A clear liquid called cerebrospinal ﬂuid provides a cushion that protects the
brain an spinal cord from injury. Cerebrospinal ﬂuid separates the middle and
inner meninges and ﬁlls four interconnected ventricles, or cavities, in the
brain. Within the ventricles, cerebrospinal ﬂuid acts as a transport medium
for substances that are important to the brain function.
The spinal cord is a column of the nerve tissue that starts in the medulla oblongata and runs
down through the vertebral column.
The spinal cord is composed of an outer sheath of white matter. As it does with the brain, the
white matter surrounds a rigid inner core of gray matter, which is composed of the cell
bodies of neurons.
31 pairs of spinal nerves, part of the peripheral nervous system, originate in the spinal cord
and branch out to both sides of the body. When bundled together, these axons form a nerve.
Each spinal nerve consists of a dorsal root and a ventral root. The dorsal roots contain
neurons that carry signals to the central nervous system from various kinds of sensory
receptor neurons. A sensory receptor is a neuron that is specialized to detect a stimulus, such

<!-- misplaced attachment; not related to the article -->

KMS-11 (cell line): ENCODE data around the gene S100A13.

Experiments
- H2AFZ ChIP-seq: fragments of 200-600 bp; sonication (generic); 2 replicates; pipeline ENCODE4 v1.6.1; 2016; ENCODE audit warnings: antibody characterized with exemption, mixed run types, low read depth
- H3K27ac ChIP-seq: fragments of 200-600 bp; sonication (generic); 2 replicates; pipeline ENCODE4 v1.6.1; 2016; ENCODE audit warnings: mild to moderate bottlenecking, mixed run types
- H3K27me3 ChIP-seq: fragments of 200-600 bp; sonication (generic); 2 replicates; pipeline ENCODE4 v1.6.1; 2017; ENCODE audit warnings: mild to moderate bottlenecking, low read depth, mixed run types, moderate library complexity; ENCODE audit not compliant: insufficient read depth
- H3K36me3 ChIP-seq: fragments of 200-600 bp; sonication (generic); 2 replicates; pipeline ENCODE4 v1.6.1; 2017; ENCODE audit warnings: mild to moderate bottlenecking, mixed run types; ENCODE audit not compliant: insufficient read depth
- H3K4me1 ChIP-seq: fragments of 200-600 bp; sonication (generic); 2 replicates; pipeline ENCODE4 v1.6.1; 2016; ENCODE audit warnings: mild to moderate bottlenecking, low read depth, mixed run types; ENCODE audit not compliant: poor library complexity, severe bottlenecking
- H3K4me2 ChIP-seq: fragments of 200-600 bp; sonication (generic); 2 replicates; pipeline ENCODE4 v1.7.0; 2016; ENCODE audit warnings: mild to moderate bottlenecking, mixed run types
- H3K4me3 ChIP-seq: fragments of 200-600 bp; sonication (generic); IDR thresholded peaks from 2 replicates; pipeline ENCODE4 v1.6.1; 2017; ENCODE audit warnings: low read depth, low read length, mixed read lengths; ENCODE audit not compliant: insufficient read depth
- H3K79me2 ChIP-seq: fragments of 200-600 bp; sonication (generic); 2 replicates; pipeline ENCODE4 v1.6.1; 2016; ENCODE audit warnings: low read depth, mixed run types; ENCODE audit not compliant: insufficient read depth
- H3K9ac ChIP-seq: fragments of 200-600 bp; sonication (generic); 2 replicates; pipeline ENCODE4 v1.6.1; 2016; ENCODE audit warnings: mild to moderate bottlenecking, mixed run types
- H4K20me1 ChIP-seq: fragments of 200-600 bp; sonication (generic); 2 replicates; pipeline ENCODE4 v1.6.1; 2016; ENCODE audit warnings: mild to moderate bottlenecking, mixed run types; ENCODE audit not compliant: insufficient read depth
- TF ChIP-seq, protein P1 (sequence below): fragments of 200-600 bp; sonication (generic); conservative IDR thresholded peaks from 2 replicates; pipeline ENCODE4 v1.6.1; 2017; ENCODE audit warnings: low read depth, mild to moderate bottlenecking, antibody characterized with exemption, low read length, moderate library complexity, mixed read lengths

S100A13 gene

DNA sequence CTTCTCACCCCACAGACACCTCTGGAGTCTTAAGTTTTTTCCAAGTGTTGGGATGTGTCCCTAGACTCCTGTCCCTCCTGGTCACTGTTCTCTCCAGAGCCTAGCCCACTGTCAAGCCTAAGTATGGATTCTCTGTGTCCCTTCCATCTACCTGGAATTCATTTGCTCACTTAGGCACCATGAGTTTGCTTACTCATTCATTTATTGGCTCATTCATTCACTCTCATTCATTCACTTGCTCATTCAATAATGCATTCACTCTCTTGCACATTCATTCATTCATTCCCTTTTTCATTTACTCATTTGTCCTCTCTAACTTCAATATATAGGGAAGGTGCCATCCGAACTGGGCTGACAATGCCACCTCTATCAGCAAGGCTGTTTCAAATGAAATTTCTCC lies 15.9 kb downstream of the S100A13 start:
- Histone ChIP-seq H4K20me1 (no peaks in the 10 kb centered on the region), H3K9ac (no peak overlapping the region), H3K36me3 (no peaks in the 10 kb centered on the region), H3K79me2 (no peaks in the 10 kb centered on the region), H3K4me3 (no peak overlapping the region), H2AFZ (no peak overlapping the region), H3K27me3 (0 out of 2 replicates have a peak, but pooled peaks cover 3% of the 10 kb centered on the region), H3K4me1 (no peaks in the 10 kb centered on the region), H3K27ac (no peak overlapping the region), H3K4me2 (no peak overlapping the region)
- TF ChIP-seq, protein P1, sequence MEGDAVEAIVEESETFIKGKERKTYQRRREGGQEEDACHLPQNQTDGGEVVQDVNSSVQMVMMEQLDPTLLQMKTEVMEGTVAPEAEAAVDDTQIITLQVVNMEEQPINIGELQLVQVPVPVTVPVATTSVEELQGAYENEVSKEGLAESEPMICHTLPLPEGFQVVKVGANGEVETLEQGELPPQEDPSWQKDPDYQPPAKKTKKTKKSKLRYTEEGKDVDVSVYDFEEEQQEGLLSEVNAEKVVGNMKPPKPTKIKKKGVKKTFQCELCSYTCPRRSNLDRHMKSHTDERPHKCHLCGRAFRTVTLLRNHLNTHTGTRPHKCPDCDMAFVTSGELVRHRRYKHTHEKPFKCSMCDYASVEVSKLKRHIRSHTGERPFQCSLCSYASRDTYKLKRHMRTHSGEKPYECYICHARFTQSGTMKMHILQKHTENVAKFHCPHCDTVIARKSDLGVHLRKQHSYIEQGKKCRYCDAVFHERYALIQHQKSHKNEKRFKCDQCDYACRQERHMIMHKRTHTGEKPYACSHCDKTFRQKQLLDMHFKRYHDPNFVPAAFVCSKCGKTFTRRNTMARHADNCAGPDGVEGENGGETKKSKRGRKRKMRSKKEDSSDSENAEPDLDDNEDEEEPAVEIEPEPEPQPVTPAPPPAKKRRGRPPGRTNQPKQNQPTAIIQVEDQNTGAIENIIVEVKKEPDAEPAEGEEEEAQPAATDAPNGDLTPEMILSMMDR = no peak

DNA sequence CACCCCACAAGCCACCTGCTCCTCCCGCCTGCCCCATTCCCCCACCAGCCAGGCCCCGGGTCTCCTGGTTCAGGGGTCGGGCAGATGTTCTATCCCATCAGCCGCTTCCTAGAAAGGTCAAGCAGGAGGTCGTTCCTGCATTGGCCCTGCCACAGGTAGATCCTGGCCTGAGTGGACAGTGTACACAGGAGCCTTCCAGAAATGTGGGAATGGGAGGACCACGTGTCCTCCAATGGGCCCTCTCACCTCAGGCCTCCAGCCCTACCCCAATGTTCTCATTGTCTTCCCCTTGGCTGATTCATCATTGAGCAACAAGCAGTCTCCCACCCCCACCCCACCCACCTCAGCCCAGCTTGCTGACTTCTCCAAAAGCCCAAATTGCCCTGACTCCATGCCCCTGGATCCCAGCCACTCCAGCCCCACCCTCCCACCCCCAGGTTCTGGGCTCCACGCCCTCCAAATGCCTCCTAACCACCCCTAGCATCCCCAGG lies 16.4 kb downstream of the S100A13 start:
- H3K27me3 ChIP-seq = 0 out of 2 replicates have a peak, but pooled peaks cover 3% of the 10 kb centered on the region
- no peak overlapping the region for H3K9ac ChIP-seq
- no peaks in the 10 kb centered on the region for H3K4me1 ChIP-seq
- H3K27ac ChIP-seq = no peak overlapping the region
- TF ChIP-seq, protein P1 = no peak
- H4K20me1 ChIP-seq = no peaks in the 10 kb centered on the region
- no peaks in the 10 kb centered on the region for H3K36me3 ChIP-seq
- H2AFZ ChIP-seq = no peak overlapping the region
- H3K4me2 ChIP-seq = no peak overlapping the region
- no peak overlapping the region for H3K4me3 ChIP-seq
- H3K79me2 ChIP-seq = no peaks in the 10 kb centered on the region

as pressure or heat.
The ventral roots contain the axons of motor neurons, which are neurons that contact and
carry information to muscles and glands.
Within the spinal cord and elsewhere in the body are interneurons, which are neurons that
connect other neurons to each other.
The sensory division of the peripheral nervous
system is composed of sensory receptors and the
interneurons that connect them to the central nervous
Sensory receptors acquire information from the
external and internal environments of the body.
Spinal and cranial nerves enable the ﬂow of sensory
information to the central nervous system.
The motor division of the peripheral nervous system
allows the body to react to the sensory information.